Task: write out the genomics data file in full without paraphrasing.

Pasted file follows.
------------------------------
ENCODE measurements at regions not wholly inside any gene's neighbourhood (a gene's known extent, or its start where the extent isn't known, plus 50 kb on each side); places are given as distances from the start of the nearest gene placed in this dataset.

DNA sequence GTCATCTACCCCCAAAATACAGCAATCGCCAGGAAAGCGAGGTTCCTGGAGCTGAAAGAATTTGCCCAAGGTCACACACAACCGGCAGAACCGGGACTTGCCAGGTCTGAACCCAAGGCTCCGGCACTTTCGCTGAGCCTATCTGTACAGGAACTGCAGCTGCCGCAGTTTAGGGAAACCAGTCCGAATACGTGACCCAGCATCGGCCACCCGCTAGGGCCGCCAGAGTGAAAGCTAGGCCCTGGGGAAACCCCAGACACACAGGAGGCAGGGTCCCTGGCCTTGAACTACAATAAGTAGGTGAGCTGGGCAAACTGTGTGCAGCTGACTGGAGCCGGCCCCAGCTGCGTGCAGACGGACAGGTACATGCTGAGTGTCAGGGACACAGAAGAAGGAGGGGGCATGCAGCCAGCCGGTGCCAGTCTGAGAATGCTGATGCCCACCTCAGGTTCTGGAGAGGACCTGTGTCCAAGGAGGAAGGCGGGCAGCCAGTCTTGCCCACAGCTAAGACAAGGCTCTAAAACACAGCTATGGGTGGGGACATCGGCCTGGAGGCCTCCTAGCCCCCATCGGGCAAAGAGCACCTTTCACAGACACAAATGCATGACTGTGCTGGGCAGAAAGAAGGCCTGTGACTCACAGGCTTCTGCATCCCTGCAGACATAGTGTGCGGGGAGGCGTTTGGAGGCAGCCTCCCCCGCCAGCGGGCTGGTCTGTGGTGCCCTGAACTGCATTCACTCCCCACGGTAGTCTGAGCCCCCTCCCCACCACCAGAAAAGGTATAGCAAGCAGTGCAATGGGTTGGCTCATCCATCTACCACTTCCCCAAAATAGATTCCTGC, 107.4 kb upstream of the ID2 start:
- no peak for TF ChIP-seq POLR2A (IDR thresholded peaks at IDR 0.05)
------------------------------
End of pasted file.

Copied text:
ENCODE measurements at regions not wholly inside any gene's neighbourhood (a gene's known extent, or its start where the extent isn't known, plus 50 kb on each side); places are given as distances from the start of the nearest gene placed in this dataset.

DNA sequence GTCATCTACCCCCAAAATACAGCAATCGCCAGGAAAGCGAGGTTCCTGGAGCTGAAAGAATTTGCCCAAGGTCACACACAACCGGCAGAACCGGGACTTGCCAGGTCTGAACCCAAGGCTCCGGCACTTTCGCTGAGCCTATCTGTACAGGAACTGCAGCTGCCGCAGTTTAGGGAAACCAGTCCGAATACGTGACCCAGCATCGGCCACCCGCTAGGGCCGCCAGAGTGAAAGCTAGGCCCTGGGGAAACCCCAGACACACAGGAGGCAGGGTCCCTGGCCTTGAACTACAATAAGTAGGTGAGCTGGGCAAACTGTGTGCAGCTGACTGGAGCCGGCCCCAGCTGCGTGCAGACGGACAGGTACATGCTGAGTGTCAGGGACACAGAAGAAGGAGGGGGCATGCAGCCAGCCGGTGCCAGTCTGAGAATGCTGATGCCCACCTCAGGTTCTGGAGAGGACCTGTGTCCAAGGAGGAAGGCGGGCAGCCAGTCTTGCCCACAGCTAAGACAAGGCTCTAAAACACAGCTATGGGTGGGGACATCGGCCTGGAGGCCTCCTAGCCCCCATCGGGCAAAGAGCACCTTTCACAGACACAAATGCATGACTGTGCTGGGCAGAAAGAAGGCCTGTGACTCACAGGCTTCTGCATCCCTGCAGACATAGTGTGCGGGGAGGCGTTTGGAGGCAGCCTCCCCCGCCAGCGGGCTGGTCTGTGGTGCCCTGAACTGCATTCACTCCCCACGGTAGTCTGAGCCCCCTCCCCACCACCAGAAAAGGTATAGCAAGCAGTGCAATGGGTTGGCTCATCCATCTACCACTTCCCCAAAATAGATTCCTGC, 107.4 kb upstream of the ID2 start:
- no peak for TF ChIP-seq POLR2A (IDR thresholded peaks at IDR 0.05)